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Veli-Matti PUUMALA (b. 1965)
Chainsprings (1995/7) [25:02]
Seeds of Time (2004)a [39:10]
Roland Pöntinen (piano)a
Tampere Philharmonic Orchestra/Hannu Lintu
rec. Tampere Hall, Main Auditorium, 27-28 April 2009 (Seeds of Time) and 7-8 January 2010 (Chainsprings)
ALBA ABCD 319 [64:34]

Experience Classicsonline

A few years ago while visiting one of my second-hand haunts in Brussels I found a disc of Puumala's chamber music. I found it most interesting and appealing and was curious to hear more. Here now are two substantial orchestral works each composed on a very large scale indeed. 

The earliest of them is Chainsprings. It is part of a large series of orchestral and chamber works incorporating the name Chains in their titles; I would like to hear others some day. Chainsprings may bring Lutosławski to mind; after all he composed three pieces titled Chain. This may not be purely coincidental since the composer says that the work is a tribute to the Polish composer and his musical thinking. The music grows out of fragments and then develops across longer time-spans. Chainsprings is structurally fairly complex: it comprises a set of thirteen variations divided into four Quadros (pictures) and further divided up by recurring episodes. I drew this bit of information from the insert notes. After all, this is far from easily perceived by the average music-lover such as the present writer. Perhaps close scrutiny of the score would help in appraising the entire structure but I wonder. The most remarkable feature of this sizeable work is the wealth of invention displayed from the opening arresting gesture until its close. It’s a richly varied, colourfully scored and capricious kaleidoscope. The music is eclectic and encompasses many different stylistic elements while eschewing the all-too-easy trap of mere pastiche. Chainsprings is a formidable orchestral display of brilliant and effective scoring and a pointer to Puumala's ability to think in epic paragraphs.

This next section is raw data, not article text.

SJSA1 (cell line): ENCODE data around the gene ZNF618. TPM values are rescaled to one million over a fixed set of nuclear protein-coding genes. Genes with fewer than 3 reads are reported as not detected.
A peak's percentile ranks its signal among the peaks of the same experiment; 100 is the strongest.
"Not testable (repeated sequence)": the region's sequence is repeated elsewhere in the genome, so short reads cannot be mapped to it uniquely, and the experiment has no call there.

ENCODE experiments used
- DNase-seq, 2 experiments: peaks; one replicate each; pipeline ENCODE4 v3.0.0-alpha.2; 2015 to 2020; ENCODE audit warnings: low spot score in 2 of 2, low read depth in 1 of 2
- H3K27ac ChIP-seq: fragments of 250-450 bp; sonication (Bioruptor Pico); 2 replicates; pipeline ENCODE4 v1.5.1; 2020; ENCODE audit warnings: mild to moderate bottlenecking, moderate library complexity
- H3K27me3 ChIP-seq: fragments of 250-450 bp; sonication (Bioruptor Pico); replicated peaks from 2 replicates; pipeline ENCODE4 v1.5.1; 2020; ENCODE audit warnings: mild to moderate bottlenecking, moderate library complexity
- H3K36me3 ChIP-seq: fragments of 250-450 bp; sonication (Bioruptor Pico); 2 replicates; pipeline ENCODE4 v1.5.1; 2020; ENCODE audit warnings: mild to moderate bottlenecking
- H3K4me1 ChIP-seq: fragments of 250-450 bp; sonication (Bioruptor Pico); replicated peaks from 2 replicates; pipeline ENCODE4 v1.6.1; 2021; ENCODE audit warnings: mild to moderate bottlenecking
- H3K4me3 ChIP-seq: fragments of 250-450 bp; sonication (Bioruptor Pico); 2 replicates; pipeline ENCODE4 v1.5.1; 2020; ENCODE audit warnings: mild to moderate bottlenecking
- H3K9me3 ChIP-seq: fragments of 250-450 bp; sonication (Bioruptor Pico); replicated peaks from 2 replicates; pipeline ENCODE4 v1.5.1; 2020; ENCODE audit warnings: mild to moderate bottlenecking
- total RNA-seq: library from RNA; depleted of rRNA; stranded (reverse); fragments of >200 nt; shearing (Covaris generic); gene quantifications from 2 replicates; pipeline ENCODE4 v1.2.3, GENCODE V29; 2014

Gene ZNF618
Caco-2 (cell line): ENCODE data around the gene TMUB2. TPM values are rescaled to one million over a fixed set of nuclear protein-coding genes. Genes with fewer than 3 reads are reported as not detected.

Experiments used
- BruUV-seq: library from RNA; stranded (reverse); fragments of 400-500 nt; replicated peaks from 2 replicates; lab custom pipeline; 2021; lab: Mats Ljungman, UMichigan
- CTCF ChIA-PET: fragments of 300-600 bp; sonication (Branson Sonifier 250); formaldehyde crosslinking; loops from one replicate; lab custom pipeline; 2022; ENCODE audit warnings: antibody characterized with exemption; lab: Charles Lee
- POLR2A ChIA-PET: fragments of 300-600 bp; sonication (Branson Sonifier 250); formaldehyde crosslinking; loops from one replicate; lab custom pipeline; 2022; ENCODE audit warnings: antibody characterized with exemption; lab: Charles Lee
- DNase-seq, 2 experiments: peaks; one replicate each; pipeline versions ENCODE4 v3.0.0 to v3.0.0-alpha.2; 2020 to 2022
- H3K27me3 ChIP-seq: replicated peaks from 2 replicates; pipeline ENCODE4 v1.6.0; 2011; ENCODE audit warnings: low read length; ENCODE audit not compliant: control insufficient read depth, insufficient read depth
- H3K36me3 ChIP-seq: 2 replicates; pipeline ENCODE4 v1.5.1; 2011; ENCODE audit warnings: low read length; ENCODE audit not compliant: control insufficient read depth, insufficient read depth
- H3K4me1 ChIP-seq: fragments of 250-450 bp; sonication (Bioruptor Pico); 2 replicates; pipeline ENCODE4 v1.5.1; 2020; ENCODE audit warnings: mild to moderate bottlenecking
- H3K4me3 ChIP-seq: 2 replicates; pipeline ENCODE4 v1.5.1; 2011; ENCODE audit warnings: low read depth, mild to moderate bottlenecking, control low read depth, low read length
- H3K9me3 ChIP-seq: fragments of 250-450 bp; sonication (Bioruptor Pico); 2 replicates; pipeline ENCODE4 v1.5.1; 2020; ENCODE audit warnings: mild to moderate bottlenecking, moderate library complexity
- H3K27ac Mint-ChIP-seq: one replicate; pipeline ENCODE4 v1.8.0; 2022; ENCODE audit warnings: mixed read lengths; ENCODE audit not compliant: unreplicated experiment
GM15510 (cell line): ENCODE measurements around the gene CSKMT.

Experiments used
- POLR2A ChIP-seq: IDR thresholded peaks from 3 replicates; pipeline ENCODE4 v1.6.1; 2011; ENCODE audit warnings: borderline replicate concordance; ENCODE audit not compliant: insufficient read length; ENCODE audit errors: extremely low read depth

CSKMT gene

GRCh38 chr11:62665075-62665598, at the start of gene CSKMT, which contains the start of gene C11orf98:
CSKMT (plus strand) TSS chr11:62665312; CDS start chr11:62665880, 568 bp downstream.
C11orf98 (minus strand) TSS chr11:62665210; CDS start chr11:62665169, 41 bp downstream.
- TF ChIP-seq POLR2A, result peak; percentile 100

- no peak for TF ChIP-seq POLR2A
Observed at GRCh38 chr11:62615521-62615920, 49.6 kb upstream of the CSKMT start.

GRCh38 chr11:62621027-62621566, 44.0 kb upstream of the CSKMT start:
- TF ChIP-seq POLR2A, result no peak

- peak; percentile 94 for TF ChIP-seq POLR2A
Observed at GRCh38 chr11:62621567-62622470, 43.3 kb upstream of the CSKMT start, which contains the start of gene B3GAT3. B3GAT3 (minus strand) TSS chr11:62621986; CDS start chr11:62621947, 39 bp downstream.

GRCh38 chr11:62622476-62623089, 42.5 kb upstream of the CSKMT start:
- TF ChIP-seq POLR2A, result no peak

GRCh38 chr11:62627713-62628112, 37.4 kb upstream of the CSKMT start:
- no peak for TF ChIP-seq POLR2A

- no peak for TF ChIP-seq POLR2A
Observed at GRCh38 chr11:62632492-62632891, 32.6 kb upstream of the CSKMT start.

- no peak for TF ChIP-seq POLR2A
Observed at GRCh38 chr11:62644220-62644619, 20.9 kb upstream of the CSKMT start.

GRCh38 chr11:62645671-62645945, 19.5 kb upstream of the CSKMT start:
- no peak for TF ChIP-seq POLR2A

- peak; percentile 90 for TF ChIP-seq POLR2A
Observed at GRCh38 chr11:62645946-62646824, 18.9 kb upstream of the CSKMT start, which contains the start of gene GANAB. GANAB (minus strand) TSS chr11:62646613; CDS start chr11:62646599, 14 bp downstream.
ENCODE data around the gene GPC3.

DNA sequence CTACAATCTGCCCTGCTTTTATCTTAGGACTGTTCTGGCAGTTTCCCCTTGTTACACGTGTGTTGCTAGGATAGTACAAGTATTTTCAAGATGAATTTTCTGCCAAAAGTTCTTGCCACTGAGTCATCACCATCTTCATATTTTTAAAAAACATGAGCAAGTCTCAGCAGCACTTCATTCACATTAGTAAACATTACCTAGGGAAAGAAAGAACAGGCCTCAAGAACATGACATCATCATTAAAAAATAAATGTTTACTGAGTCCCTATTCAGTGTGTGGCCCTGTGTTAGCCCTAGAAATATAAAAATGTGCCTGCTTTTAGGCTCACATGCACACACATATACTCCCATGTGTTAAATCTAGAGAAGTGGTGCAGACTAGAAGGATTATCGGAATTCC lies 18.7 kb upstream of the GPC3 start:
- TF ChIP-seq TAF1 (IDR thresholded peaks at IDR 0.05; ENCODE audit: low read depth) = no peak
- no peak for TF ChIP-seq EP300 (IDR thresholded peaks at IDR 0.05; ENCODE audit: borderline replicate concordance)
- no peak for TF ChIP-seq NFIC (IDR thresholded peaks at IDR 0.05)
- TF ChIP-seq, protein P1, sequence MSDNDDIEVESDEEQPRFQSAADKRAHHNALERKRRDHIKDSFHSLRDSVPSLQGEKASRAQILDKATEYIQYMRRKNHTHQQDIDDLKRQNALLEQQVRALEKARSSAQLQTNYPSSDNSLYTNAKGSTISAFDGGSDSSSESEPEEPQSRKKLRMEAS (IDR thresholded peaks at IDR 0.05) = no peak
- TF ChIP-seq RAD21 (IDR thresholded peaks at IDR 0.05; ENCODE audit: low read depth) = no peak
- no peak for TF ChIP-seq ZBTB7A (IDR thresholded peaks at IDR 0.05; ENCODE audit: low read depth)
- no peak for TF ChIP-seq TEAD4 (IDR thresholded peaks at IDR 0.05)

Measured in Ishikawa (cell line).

This ability to construct large structures is also the most evident feature of the piano concerto Seeds of Time. Commissioned jointly by four orchestras it was written for the Swedish pianist Roland Pöntinen and Finnish conductors Hannu Lintu and Susanna Mälkki. Unlike Chainsprings the concerto falls into three movements although these are not indexed in this disc. The composer says that the work ties with different times of the day. The first movement Turba (crowd) and the second Premura (haste) are daytime music whereas the final movement Tra le braccia della Notte (In the Arms of the Night) is in effect a Nocturne. There is again much to admire in this rather long work; particularly the many felicitous instrumental and orchestral touches though I found it a bit too long for its own good. The music tends to wander at times and the stylistic eclecticism already noted in Chainsprings worked less satisfactorily. This may be a matter of personal taste but I find that this substantial work would have gained from some judicious pruning. That said, Pöntinen certainly plays superbly throughout this exacting work and that the Tampere Philharmonic Orchestra supports him wholeheartedly. 

The Tampere Philharmonic Orchestra has now become quite a fine orchestra and their strongly committed reading of Chainsprings shows them in top form. 

In short, this superbly engineered release deserves to be heard. Puumala's music is well worth the effort and the disc does full justice to this composer's attractive and often beautiful music. Do not be put off by my slightly lukewarm appraisal of the Piano Concerto but Chainsprings is clearly the real gem here and it would vastly justify the price paid for this disc. 

Hubert Culot

See also review by Byzantion

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